EC Plus Ça Change: A French Lesson In Monetary Debauchery

Fiscal policy shifted into turbo-charged, warp speed, overdrive early into the COVID related recession. To facilitate the borrowing binge, the Federal Reserve took unprecedented monetary actions. In 2020, the fiscal deficit (November 2019- October 2020) rose $3.1 trillion and was matched one for one with a $3.2 trillion increase in the Fed’s balance sheet.

The Fed is indirectly funding the government, but are they printing money? Technically they are not. However, they are inching closer through various funding programs in coordination with the Treasury Department.

Will the Fed ever print money? In our opinion, it is becoming increasingly likely as the requirements to service the interest and principal on existing debt, plus new debt, far exceeds what the economy is producing.

Given the increasingly dire mismatch between debt and economic activity, we think it is helpful to retell a tale we wrote about in 2015.  This article is more than a history lesson. It effectively illustrates the road on which the U.S. and many other nations currently travel.

This story is not a forecast but a simple reminder of what has repeatedly happened in the past.  

As you read, notice the lines French politicians use to persuade the opposition to justify money printing.  Note the similarities to the rationales used by central bankers, MMT’ers, and neo-Keynesian economists today. Then, as now, monetary policy is promoted as a cure for economic ills. As we are now constantly reminded, massive monetary actions have manageable consequences, and failure is blamed on not acting boldly enough.

Our gratitude to the late Andrew D. White, on whose work we relied heavily. The exquisite account of France circa the 1780-the 1790s was well documented in his paper entitled “Fiat Money Inflation in France” published in-1896. Any unattributed quotes were taken from his paper.

Before The Presses Rolled

During the 1700’s France accumulated significant debts under the reigns of King Louis XV and King Louis XVI. The combination of wars, significant financial support of America in the Revolutionary War, and lavish government spending were key drivers of the deficit. Through the latter part of the century, numerous financial reforms were enacted to stem the problem, but none were successful. On a few occasions, politicians supporting fiscal austerity resigned or were fired because belt-tightening was not popular, and the King certainly didn’t want a revolution on his hands. For example, in 1776, newly anointed Finance Minister Jacques Necker believed France was much better off by taking large loans from other countries instead of increasing taxes, as his recently fired predecessor argued. Necker was ultimately replaced seven years later when it was discovered France had heavy debt loads, unsustainable deficits, and no means to pay it back.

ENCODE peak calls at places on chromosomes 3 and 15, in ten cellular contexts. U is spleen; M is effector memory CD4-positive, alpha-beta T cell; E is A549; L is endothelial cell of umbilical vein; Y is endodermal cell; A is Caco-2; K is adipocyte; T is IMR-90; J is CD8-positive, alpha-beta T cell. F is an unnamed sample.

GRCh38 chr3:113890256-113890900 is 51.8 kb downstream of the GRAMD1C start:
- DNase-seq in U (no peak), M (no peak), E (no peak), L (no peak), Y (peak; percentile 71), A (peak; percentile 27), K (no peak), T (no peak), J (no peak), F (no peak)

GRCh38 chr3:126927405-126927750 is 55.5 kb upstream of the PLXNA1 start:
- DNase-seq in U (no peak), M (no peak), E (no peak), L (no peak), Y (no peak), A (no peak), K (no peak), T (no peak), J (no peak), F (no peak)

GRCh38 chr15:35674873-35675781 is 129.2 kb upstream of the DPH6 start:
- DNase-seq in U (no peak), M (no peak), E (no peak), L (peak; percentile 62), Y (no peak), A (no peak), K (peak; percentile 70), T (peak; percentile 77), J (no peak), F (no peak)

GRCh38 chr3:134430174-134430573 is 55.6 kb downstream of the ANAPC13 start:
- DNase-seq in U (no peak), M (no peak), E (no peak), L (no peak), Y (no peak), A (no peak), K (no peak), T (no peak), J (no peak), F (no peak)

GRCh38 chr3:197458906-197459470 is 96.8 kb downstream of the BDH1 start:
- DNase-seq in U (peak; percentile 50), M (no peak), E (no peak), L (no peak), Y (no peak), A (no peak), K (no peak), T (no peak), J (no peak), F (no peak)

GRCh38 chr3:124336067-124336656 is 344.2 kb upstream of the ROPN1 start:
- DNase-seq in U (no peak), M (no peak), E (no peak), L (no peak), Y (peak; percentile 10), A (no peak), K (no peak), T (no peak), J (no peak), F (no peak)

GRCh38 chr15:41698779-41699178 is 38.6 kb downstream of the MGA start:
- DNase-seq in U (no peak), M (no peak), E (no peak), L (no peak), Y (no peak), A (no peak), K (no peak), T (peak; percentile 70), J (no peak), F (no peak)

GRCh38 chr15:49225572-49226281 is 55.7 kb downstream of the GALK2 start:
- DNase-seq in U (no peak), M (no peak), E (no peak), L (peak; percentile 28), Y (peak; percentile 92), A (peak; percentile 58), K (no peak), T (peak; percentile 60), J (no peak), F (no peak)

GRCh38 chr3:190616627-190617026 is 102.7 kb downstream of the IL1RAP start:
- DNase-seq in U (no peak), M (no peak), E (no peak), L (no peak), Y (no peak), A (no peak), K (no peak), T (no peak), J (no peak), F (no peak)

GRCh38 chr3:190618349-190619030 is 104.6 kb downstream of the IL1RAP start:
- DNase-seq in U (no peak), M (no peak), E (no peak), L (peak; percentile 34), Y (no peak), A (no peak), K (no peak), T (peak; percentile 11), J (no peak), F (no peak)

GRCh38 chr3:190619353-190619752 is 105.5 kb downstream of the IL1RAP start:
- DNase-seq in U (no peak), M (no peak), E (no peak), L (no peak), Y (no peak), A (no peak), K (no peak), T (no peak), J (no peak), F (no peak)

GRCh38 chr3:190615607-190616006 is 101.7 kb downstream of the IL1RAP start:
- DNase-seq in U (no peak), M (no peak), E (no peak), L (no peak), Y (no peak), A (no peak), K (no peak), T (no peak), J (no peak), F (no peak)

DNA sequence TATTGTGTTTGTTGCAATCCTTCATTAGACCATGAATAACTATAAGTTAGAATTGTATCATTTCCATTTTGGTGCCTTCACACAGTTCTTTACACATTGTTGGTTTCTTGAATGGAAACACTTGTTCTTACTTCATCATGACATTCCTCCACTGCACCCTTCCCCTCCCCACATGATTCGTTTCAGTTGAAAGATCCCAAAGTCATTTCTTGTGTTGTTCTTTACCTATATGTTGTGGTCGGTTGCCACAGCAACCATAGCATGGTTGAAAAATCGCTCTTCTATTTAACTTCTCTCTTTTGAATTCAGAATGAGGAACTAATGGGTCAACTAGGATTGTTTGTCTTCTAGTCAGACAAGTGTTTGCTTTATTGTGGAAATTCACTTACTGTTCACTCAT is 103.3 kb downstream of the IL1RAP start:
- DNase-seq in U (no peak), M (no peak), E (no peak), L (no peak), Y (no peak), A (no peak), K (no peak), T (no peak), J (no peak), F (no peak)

By the late 1780s, the gravity of France’s fiscal deficit was becoming severe. Widespread concerns helped the General Assembly introduce spending cuts and tax increases. They were somewhat effective, but the deficit was very slow to decrease. However, the problem was the citizens were tired of the economic stagnation that resulted from belt-tightening. The medicine of austerity was working but the leaders didn’t have the patience to rule over a stagnant economy for much longer. The following quote from White sums up the situation well:

“Statesmanlike measures, careful watching and wise management would, doubtless, have ere long led to a return of confidence, a reappearance of money and a resumption of business; but this involved patience and self-denial, and, thus far in human history, these are the rarest products of political wisdom. Few nations have ever been able to exercise these virtues, and France was not then one of these few.”

By 1789, commoners, politicians, and royalty alike continuously voiced their impatience with the weak economy. This led to the notion that printing money could revive the economy. The idea gained popularity and was widely discussed in public meetings, informal clubs, and even the National Assembly. In early 1790, detailed discussions within the Assembly on money printing became more frequent. Within a few short months, chatter and rumor of printing money snowballed into a plan. The quickly evolving proposal was to confiscate church land, which represented more than a quarter of France’s acreage to “back” newly printed Assignats (the word assignat is derived from the Latin word assignatum – something appointed or assigned). This was a stark departure from the silver and gold-backed Livre, the currency of France at the time.

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